In this case, an application was filed that referred to Figures 13 and 14, but such Figures were not filed. Instead of filing missing parts (i.e. the apparently lacking Figures), the applicant filed a new description corresponding to the description of the priority application. The Receiving Section did not consider these “missing parts”, and the Board of Appeal agreed. However, the Board decided that the Receiving Section (or, if the matter proved too technical, the Examining Division) should “specify exactly what references to drawings 13 and 14 in the description and/or claims filed on 13 August 2009 should be deleted pursuant to Rule 56(4)(a) EPC.”
This decision contains interesting comments (at 2.5-2.7) on whether a problem can be taken as implementing an aim if no technical effect is apparent from the specification, stating “An effect cannot be validly used in the formulation of the technical problem if the effect requires additional information not at the disposal of the skilled person even after taking into account the content of the application in question.”
The Board of Appeal continued with the examination of this appeal, even though the underlying patent application had lapsed for non-payment of renewal fees, because a substantial procedural violation had been alleged, and a refund of the appeal fee requested. The decision says:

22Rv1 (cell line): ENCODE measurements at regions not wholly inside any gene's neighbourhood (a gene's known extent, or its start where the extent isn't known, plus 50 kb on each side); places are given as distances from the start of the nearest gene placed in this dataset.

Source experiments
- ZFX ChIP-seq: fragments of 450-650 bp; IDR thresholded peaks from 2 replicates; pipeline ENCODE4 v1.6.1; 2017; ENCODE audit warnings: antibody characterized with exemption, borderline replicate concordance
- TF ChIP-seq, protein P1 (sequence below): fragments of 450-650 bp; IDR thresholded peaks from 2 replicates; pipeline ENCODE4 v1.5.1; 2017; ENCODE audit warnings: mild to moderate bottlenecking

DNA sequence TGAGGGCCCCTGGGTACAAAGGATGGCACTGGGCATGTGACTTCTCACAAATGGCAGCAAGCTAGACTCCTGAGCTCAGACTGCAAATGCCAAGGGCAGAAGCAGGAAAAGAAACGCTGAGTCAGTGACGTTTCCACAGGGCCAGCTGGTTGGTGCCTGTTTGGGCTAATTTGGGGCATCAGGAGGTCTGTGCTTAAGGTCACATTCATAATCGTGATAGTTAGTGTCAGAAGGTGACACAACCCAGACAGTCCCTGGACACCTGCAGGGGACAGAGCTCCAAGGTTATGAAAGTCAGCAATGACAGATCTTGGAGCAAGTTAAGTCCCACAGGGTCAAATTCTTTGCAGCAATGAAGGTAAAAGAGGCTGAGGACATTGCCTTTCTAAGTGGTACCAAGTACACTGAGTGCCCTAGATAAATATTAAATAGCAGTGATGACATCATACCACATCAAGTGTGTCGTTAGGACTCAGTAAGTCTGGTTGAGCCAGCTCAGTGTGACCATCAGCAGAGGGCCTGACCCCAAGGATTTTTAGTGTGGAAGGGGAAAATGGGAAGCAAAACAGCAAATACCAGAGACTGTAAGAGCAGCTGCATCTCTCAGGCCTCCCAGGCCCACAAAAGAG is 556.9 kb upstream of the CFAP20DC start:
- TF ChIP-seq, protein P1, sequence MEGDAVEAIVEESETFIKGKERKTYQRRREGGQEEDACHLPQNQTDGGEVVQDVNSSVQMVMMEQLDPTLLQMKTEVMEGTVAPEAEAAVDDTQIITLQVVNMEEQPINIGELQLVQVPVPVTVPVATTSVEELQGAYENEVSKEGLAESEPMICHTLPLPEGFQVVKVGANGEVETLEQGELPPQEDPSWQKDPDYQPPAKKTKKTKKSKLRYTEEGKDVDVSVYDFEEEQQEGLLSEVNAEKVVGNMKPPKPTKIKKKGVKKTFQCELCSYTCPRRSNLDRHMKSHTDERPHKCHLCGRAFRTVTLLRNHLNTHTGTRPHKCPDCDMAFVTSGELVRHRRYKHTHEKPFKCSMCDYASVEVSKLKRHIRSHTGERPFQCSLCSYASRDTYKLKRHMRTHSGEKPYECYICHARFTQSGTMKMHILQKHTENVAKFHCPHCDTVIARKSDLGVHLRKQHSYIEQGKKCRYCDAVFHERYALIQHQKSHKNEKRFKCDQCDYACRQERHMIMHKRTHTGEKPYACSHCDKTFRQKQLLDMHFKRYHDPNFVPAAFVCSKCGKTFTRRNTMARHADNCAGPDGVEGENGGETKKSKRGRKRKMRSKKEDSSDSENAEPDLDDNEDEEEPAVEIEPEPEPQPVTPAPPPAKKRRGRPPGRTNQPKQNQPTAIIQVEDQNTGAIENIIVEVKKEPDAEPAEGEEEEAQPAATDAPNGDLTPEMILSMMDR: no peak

If a European patent application is finally deemed to be withdrawn after an admissible appeal against a decision refusing it has been filed, the appeal can usually be considered disposed of, because there is no possibility of a European patent being granted for the application. (See points 4 and 5).However, the Board considered that no substantial procedural violation had occurred. The alleged violation consisted of the Examining Division introducing a new document (D5) in first instance Oral Proceedings, and, while offering the representative time to study it, refusing to adjourn and continue in writing. The Board stated: “The applicant does not have a right in principle to continuation in writing if the department of first instance introduces a new document for the first time in oral proceedings and thereby changes the subject of the proceedings.” Furthermore, the Board did not permit the applicant to change its case to allege that D5 had been referred to in relation to novelty rather than, as the Board supposed, to substantiate common general knowledge. New submissions in this regard at Oral Proceedings were not accepted.